RESEARCH INFRASTRUCTURE SPECIAL PROJECTS: ADVANCES IN HIGH ANGULAR RESOLUTION INTERFEROMETRY - VLBA-PR (NSF Proposal Number 2129458)
MOST RELEVANT NSF DIRECTORATE/DIVISION: AST
COLLABORATIVE PROPOSAL: NRAO/VLBA and University of Puerto Rico Mayaguez
PROPOSED DURATION: 36 months (Proposed Start Date 10/01/2021)
The Electrical and Computer Engineering Department of the University of Puerto Rico, Mayagüez (UPRM), the U.S. National Radio Astronomy Observatory (NRAO), and the University of Central Florida/Arecibo Observatory (UCF/AO) have formed a collaboration to use ngVLA technology to add an important new antenna in Puerto Rico to the Very Long Baseline Array (VLBA) – VLBA-PR. This antenna will greatly enhance the scientific and astrometric capabilities of the VLBA, and explore new concepts in radio astronomy and radar research and calibration. In Puerto Rico, this project will improve the research competitiveness of the PR engineering and academic communities, training a new generation of students via hands-on experience with leading-edge research infrastructure and internships. The construction and commissioning of this antenna as an element of the VLBA will foster new collaborations between NRAO, AO and the PR university community, which will both enrich VLBA/ngVLA science, and position PR students and scientists to participate strongly in future projects such as ngVLA, and a larger receive/transmit array of antennas at AO.
VLBA-PR will enhance the VLBA’s scientific capabilities in studies of active galactic nuclei, molecular gas in star-formation regions, exploring the transient universe (following up on multi-wavelength detections of high-variable objects by other telescopes, including LIGO and the Rubin Observatory), and improve the realization of the celestial/terrestrial reference frames for use in national geodetic and astrometric efforts. Observing at frequency of 15 GHz, the antenna will also function as a pathfinder for the ngVLA program, enabling a number of key technology tests which will reduce technical risk, such as long-baseline stability tests with the prototype antenna at the VLA site, and the development of phase calibration strategies for baseline bootstrapping with the St. Croix VLBA site. The antenna can also be used as a platform for tropospheric calibration strategy development, ensuring that the solutions developed on the ngVLA prototype at the VLA site remain applicable over a range of environments. The location of VLBA-PR also has the potential to be the pivotal link between VLBI antennas in the northern and southern hemispheres, creating unprecedented baselines; as well as to improve global security by supporting efforts to track and characterize near-Earth objects for planetary defense. VLBA-PR can also function as a pathfinder/initial component for another concept under development by this collaboration, an array of eight receive/transmit antennas based at AO (AO-8). VLBA-PR will be a unique development platform for phased array of radar transmit antennas; the station may eventually be fully converted into an element of AO-8 if that project moves forward, operating periodically as an element of the VLBA/ngVLA Long Baseline Array, and potentially as part of a radar transmitter array.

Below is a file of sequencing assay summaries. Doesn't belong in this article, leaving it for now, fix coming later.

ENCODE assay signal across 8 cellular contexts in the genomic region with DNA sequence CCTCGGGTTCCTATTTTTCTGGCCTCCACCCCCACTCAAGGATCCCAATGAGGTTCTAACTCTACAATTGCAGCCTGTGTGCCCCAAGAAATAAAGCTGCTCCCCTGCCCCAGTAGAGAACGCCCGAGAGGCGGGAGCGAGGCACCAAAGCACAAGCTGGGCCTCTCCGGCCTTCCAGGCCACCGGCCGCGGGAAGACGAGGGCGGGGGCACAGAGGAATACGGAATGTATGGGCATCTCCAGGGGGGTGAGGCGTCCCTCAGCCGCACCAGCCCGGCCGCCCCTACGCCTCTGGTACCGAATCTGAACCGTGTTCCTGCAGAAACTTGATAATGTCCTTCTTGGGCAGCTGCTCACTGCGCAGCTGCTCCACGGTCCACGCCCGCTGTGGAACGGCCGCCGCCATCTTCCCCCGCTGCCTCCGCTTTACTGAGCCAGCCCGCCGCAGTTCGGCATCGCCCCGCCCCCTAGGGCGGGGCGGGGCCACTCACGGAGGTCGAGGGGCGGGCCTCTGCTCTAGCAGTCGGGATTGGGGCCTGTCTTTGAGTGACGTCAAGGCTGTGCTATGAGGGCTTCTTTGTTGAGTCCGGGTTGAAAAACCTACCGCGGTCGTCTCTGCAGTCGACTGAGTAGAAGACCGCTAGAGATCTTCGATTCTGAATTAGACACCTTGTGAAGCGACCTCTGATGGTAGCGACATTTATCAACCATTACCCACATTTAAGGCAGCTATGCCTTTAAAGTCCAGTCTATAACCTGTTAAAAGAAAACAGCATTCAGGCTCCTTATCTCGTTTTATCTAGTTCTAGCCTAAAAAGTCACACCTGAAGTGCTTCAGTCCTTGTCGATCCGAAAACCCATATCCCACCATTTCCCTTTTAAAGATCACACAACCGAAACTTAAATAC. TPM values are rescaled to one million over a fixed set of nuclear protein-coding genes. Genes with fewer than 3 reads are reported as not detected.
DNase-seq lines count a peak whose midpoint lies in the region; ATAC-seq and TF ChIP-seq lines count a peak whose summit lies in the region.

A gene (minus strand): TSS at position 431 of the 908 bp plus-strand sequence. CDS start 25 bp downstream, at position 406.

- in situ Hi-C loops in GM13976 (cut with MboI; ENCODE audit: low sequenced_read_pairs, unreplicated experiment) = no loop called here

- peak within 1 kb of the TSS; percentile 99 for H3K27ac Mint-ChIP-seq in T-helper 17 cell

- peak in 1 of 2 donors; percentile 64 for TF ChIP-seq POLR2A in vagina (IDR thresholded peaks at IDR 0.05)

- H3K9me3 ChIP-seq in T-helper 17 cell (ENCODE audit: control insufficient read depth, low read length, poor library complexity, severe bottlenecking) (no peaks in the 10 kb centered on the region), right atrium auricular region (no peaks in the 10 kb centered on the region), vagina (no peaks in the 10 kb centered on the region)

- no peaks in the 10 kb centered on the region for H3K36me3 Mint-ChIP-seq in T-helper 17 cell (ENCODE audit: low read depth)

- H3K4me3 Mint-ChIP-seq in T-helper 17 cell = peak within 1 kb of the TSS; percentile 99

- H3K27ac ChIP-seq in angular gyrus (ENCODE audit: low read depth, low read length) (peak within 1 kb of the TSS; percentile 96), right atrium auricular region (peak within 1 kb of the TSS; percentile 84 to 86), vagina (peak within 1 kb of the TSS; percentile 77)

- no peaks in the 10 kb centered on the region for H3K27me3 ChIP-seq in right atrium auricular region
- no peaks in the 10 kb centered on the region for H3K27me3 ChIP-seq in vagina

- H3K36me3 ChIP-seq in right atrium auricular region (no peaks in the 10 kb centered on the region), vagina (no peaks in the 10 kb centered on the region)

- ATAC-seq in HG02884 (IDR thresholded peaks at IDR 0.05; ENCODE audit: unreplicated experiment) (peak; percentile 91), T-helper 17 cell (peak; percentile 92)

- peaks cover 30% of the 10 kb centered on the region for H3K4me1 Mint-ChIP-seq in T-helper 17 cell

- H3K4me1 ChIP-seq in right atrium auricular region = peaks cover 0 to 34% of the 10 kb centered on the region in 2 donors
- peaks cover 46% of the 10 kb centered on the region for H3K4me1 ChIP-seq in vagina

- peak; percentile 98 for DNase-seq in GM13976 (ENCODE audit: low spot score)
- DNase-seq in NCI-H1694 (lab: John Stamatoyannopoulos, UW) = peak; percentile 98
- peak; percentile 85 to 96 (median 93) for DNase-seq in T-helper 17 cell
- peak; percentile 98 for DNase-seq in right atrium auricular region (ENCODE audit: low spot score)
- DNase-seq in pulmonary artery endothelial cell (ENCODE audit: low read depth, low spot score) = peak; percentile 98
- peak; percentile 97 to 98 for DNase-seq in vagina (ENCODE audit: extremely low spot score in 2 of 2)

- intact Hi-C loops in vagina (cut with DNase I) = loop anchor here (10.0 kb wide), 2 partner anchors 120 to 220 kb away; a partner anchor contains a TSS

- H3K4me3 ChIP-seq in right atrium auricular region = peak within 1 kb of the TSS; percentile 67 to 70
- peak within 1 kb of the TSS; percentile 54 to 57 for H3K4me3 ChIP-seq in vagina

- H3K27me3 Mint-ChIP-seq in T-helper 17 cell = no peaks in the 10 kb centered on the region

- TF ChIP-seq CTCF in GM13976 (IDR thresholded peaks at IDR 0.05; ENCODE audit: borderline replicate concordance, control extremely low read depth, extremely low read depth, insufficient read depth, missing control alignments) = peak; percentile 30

The primary focus of our Broader Impact plans is to create new partnerships between academia and industry for the development of the diverse, globally competitive STEM workforce required to plan, design, prototype, construct, commission and operate the VLBA-PR antenna, and subsequent next generation of radio astronomy interferometric instruments. Our plan includes activities that will enhance engineering, radio astronomy, planetary science and high-throughput computing research infrastructure at UPRM; improve STEM educator and UPRM faculty development; broaden the participation of underrepresented minorities, particularly Hispanic or Latino women, in engineering, science and technical activities; and improve the public awareness, understanding and appreciation of radio astronomy, AO and VLBA-PR. This project will continue Puerto Rico’s strong legacy in radio astronomy, planetary radar and SETI; construction, operation and maintenance of the antenna will see direct investment in Puerto Rico through procurement and the employment of technical staff; and improved AO site infrastructure and services will increase the AO’s potential to attract other research infrastructure to the site.